An elementary school principal was escorted out of the Richmond County Board of Education committee meeting Tuesday by two school safety officers after yelling that board members ignored his concerns about mold and asbestos in his building.
Hartley Gibbons, the principal at Terrace Manor Elementary School, interrupted a discussion about the priority list of construction projects being funded by the Special Purpose Local Option Sales Tax.
When his school showed up as number 46 of 63 schools on the list, Gibbons jumped from his seat and lunged at the microphone.
Board President Alex Howard banged his gavel and board member Jimmy Atkins told Gibbons he was out of order, but the principal continued.
“I want to let it be known that Terrace Manor is a 49-year-old building!” Gibbons yelled as School Safety and Security Chief Patrick Clayton guided him out of the building. “We got mold, asbestos, and we’re number 40-something on the list. We got zero dollars!”
Gibbons’ outburst Tuesday was the culmination of about six months of complaints to board members and Superintendent Frank Roberson about alleged mold and contaminants in his building that he said were making teachers and staff sick. Although he said school officials were not responsive to his concerns, at least two agencies have ruled this year that his building is safe and mold-free. Gibbons told the board that he tried to get on the meeting agenda but was denied.
Alternative Construction and Environmental Solutions, an environmental consulting and construction management firm, conducted an environmental investigation Sept. 17 and 19 to test for asbestos-containing materials, moisture intrusion, mold spore counts and a limited indoor air quality analysis.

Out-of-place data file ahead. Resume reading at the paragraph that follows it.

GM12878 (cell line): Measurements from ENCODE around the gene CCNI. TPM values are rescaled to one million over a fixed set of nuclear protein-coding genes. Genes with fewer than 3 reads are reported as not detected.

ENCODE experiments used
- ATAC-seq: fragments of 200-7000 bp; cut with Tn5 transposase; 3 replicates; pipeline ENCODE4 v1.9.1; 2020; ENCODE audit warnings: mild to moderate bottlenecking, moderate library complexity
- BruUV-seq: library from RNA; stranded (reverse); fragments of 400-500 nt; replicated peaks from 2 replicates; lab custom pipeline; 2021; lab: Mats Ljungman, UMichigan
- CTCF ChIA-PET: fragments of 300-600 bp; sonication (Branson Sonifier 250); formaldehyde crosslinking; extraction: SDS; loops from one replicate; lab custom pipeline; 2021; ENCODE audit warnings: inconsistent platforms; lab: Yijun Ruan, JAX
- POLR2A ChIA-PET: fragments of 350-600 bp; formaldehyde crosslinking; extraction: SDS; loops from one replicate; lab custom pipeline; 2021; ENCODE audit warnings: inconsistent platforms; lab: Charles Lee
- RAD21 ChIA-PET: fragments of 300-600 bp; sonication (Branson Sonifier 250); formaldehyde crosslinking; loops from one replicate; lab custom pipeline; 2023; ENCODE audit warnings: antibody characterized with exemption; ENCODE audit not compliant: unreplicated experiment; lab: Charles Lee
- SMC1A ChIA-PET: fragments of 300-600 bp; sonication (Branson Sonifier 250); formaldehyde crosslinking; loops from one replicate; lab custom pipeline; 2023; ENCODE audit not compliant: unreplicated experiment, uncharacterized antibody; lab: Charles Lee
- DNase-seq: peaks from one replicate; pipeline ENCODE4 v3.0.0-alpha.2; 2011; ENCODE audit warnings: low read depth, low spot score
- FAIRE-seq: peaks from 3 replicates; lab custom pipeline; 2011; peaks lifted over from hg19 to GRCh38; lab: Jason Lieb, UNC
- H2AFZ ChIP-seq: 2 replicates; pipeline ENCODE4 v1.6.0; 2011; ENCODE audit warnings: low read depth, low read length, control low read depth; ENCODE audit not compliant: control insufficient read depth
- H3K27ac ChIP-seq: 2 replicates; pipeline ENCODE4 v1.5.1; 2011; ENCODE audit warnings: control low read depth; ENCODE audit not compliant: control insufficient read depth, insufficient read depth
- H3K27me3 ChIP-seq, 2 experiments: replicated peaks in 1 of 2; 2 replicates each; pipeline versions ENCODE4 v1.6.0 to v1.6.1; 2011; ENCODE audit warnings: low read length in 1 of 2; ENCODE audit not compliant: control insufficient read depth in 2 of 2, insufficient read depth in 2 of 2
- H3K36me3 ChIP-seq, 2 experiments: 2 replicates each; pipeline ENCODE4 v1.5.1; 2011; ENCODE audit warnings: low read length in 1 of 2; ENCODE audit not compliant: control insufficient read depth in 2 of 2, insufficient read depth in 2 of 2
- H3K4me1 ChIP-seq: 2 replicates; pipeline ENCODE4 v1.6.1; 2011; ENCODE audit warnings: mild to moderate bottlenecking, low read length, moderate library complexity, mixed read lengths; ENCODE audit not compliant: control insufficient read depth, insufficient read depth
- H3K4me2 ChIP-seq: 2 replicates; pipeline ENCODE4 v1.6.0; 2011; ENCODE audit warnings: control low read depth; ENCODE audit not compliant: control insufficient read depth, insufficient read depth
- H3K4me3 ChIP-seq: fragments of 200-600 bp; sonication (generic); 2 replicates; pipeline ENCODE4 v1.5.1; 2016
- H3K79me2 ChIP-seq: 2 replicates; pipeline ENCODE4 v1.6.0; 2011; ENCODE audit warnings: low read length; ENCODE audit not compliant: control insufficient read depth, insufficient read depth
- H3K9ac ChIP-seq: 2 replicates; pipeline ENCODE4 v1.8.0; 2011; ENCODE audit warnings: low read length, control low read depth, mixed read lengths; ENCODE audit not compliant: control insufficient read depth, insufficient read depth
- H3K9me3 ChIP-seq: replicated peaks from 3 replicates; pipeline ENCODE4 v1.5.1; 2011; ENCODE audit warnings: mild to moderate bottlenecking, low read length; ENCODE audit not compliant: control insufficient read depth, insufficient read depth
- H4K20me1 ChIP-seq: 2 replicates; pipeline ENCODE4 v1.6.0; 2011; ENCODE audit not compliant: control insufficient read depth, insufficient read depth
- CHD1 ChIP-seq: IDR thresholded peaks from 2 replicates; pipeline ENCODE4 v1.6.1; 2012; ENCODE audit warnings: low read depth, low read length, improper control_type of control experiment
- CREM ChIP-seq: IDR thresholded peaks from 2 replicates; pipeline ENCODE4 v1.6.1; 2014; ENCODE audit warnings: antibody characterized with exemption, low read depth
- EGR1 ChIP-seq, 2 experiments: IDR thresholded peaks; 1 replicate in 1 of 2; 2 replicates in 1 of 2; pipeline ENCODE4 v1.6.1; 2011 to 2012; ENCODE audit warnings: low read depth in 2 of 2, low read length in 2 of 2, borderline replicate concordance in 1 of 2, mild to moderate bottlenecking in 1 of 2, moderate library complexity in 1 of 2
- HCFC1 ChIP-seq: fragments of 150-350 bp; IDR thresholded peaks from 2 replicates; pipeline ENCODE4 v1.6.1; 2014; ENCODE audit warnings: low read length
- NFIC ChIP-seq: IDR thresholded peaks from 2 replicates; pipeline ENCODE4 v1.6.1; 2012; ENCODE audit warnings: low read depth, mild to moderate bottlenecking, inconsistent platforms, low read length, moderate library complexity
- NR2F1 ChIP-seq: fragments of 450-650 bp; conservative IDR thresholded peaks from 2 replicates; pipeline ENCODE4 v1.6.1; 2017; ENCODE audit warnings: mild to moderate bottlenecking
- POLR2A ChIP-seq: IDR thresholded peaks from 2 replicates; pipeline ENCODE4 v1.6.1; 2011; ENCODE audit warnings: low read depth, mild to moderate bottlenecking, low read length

The testing found “no visible evidence of mold growth,” although no invasive inspecting was performed, according to the report.
The company also found that all asbestos-containing materials and painted surfaces were in good condition. It determined that the only water damage found was left over from a period before the roof was replaced. The company found one HVAC unit that was not functioning properly and another that had a condensation drip, but Benton Starks, the senior director of facilities for the school system, said all those issues have been repaired.
The East Central Health District also inspected the school Nov. 6 and found “no signs of any current mold issues within the school building,” according to a letter sent to Gibbons.
Starks said he also consulted with the Environmental Protection Agency regional office and was assured that the school system was taking the proper steps to address the issue.
“It’s not a cause and effect,” Starks said. “You have sick people in your building, but that doesn’t mean the building is making them sick. There is no basis for any of this. None. There is no scientific evidence. No roof leaks.”
Although Gibbons threatened to “go straight to the press” during his outburst, he refused to speak to reporters after the meeting. After the committee meetings ended and the regular board meeting started directly after, Gibbons began picketing alone outside the Board of Education building.
Without speaking, he paced back and forth in a straight line wearing sheets of paper on his chest and back that said “TMES School Unsafe.” Gibbons would not answer questions about what his concerns were or what his plan of action would be.
Gibbons’ school was not allocated any money in the most current Phase IV SPLOST. The 59-year-old Terrace Manor was allocated $661,000 during Phase I of SPLOST for a new physical education building and roof replacement. In Phase II, it received $3.3 million for a building renovation and HVAC upgrades, which were completed in 2005.
No money was allocated to Terrace Manor in the third or fourth SPLOSTs, but Starks said more than $100,000 has been spent on the school in the past six months.
That includes $14,832 in skylight repairs, $40,000 in painting, $6,885 for the air monitoring, $2,000 for the environmental investigation and $18,500 for HVAC units, among other expenditures.
Although Gibbons said roof leaks, mold and contaminants are making his staff ill and money for repairs is necessary, Roberson said he was comfortable with school officials’ conclusions so far.
“That took a very unorthodox presentation, which was not appreciated,” Roberson said of Gibbons’ outburst. “We regret that he’s not looking at it from a rational perspective. There are ways you address those issues.”